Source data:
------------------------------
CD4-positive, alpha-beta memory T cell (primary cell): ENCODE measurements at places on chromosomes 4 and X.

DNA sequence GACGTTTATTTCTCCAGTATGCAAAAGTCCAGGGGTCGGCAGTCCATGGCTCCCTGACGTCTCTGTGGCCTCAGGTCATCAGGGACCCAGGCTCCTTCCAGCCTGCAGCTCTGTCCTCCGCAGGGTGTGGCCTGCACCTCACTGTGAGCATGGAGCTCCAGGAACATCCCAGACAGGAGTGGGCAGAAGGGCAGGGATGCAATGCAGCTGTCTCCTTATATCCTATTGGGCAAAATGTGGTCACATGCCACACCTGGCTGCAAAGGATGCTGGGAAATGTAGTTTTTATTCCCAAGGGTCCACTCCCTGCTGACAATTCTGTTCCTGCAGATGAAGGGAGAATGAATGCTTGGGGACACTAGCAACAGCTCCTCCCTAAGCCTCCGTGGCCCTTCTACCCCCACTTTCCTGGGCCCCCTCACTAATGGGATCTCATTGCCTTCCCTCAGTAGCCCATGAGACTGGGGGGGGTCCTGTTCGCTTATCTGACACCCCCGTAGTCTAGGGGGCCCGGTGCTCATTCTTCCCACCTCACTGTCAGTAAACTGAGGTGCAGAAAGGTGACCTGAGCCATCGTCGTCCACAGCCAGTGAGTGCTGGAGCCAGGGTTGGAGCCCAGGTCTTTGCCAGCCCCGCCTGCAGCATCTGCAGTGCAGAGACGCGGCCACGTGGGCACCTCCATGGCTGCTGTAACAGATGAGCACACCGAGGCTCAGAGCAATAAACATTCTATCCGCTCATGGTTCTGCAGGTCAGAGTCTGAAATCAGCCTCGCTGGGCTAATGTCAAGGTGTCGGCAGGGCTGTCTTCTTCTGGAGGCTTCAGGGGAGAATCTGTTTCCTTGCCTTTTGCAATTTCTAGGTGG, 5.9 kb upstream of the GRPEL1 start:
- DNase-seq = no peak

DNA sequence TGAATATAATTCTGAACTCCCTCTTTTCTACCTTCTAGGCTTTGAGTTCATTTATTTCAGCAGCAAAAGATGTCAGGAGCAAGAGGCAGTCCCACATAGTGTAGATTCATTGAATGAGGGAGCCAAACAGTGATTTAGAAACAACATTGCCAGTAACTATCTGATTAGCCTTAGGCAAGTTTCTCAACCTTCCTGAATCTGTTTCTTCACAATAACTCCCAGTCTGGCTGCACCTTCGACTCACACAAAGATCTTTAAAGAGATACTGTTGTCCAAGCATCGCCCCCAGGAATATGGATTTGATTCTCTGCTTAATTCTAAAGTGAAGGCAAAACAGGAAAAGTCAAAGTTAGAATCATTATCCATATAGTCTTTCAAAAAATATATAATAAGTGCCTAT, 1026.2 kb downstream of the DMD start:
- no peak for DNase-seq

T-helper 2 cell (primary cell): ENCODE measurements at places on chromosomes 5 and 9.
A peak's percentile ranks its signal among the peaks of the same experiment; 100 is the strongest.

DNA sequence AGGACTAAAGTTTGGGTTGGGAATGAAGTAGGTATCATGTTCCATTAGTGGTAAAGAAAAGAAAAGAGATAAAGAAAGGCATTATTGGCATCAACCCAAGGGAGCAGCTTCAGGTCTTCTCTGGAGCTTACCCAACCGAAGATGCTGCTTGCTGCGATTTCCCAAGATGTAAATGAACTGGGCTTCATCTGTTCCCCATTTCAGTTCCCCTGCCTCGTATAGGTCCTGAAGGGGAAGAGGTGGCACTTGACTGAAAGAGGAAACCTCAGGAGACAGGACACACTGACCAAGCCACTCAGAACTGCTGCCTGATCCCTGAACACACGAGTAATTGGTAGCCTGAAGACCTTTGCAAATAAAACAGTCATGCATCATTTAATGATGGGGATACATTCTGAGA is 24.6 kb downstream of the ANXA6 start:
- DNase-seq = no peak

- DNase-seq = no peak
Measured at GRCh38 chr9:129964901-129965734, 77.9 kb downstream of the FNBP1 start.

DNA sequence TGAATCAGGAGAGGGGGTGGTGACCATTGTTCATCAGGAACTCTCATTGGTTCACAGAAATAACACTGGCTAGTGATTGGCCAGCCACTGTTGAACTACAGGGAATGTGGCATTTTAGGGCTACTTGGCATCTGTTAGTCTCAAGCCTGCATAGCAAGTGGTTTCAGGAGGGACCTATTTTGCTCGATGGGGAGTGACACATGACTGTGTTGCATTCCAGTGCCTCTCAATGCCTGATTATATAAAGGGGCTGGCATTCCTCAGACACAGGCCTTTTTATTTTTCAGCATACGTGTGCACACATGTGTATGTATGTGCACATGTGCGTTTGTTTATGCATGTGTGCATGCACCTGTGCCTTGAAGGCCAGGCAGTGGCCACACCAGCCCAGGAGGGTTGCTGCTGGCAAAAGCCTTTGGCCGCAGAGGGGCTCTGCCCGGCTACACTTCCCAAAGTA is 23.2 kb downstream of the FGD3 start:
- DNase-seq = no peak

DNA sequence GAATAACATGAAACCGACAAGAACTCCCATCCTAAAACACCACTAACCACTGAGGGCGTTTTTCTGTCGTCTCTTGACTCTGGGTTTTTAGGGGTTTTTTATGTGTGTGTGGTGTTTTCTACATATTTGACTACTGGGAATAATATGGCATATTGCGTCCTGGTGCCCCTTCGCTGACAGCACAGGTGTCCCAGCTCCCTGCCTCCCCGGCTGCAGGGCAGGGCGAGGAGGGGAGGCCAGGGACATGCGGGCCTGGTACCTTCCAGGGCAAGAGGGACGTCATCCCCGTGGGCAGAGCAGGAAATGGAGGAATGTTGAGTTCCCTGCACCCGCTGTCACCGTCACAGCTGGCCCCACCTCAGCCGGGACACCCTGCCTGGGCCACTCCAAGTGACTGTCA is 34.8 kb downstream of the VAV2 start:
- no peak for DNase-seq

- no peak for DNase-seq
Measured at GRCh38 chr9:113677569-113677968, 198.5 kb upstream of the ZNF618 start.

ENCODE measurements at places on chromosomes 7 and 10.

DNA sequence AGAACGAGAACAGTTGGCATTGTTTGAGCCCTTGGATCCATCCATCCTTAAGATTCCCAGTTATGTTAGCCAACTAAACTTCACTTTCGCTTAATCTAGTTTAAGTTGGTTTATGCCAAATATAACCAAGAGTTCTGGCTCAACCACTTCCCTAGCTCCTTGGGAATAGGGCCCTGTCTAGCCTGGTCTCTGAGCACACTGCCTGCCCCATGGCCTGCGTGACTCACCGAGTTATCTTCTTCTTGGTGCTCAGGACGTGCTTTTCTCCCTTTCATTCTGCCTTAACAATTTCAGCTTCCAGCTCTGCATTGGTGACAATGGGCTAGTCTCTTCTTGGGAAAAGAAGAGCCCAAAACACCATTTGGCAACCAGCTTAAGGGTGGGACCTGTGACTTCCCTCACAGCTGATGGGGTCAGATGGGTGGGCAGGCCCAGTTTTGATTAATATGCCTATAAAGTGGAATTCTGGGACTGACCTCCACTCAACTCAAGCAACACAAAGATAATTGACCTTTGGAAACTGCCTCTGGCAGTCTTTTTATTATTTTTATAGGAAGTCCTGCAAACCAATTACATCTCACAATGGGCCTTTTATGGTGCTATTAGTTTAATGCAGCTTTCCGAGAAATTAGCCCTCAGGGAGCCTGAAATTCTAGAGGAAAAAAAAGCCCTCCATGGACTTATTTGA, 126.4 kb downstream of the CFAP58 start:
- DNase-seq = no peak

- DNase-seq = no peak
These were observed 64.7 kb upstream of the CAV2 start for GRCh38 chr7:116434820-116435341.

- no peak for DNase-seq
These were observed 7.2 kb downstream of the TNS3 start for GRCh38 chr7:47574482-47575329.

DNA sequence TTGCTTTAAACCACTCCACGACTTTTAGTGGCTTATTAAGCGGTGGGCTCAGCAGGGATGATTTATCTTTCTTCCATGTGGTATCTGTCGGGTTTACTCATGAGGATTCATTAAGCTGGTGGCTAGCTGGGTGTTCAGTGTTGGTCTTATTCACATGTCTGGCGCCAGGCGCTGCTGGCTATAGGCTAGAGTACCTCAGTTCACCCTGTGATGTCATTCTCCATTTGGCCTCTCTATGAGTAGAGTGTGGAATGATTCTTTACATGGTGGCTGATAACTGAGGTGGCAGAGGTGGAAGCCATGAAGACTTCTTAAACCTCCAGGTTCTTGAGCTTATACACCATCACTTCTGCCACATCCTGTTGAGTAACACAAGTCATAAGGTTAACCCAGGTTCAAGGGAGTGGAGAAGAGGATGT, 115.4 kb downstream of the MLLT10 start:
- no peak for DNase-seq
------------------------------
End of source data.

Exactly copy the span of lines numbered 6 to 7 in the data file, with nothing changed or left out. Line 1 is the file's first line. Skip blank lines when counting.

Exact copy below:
T-helper 2 cell (primary cell): ENCODE measurements at places on chromosomes 5 and 9.
A peak's percentile ranks its signal among the peaks of the same experiment; 100 is the strongest.